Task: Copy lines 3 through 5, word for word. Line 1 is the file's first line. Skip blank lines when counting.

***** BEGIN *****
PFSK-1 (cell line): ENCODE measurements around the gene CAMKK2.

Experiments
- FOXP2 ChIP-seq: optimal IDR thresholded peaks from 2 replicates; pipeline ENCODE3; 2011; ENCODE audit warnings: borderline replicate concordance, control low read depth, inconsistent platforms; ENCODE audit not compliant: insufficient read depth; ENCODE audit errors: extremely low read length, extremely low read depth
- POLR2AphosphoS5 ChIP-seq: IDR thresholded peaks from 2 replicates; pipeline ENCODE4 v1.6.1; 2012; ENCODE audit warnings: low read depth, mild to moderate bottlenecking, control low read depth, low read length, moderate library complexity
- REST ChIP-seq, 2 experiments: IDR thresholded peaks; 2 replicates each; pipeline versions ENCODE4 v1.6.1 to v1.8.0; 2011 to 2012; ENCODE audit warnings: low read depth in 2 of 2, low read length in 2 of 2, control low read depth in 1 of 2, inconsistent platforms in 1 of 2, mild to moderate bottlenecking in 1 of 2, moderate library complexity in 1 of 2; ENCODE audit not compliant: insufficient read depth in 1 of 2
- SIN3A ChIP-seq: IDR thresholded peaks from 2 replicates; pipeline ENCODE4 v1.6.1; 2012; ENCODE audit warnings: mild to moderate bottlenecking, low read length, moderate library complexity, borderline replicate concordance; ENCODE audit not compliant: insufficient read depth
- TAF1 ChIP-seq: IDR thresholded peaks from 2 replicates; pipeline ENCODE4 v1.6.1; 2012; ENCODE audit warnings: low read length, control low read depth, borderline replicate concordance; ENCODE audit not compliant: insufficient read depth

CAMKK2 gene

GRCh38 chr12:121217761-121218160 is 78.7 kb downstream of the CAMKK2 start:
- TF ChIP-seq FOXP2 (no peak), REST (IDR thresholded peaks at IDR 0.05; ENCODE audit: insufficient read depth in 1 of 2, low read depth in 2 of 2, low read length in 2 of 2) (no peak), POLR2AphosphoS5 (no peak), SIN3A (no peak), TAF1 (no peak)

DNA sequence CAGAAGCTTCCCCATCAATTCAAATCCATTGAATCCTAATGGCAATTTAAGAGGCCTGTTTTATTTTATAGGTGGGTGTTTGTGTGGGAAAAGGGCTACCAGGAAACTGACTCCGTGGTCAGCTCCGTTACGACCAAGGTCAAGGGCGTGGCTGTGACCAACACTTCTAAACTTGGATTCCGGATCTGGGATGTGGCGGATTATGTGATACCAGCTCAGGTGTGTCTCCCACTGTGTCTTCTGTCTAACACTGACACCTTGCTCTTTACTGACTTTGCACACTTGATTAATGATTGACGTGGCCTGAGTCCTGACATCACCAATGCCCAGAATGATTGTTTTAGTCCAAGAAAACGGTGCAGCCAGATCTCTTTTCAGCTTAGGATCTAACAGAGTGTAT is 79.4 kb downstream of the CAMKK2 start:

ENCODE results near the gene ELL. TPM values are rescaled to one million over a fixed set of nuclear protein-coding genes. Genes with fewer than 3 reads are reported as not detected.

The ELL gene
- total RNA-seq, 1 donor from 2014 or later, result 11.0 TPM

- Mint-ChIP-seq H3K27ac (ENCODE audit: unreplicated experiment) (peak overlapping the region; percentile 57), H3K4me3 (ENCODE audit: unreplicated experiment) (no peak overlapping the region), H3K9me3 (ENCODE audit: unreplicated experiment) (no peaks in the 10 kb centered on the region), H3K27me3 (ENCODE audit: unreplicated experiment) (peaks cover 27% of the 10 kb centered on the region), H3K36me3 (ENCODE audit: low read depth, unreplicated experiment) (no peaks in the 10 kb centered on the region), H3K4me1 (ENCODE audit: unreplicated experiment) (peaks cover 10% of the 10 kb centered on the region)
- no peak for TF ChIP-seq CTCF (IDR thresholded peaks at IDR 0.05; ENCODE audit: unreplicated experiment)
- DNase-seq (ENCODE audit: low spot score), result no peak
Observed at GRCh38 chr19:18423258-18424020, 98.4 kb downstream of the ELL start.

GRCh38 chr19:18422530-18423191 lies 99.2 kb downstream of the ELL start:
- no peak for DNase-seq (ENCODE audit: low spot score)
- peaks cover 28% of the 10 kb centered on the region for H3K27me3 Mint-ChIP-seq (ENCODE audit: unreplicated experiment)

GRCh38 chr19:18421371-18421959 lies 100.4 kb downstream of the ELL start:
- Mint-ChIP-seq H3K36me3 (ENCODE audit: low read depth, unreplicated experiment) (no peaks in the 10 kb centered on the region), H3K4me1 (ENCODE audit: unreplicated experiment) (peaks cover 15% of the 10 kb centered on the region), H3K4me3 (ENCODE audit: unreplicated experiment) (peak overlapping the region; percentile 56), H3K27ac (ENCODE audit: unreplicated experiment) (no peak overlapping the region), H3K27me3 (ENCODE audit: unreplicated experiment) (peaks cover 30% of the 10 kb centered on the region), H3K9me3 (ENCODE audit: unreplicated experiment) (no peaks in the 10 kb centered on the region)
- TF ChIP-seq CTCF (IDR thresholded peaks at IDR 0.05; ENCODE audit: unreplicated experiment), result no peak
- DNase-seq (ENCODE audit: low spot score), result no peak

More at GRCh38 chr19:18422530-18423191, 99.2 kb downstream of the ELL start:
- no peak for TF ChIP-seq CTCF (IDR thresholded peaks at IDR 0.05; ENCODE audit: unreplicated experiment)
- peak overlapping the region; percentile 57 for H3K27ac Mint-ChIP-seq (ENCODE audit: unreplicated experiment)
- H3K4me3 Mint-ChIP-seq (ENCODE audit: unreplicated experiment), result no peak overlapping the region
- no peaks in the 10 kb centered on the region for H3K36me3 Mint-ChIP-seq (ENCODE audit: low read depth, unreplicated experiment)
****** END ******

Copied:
- FOXP2 ChIP-seq: optimal IDR thresholded peaks from 2 replicates; pipeline ENCODE3; 2011; ENCODE audit warnings: borderline replicate concordance, control low read depth, inconsistent platforms; ENCODE audit not compliant: insufficient read depth; ENCODE audit errors: extremely low read length, extremely low read depth
- POLR2AphosphoS5 ChIP-seq: IDR thresholded peaks from 2 replicates; pipeline ENCODE4 v1.6.1; 2012; ENCODE audit warnings: low read depth, mild to moderate bottlenecking, control low read depth, low read length, moderate library complexity
- REST ChIP-seq, 2 experiments: IDR thresholded peaks; 2 replicates each; pipeline versions ENCODE4 v1.6.1 to v1.8.0; 2011 to 2012; ENCODE audit warnings: low read depth in 2 of 2, low read length in 2 of 2, control low read depth in 1 of 2, inconsistent platforms in 1 of 2, mild to moderate bottlenecking in 1 of 2, moderate library complexity in 1 of 2; ENCODE audit not compliant: insufficient read depth in 1 of 2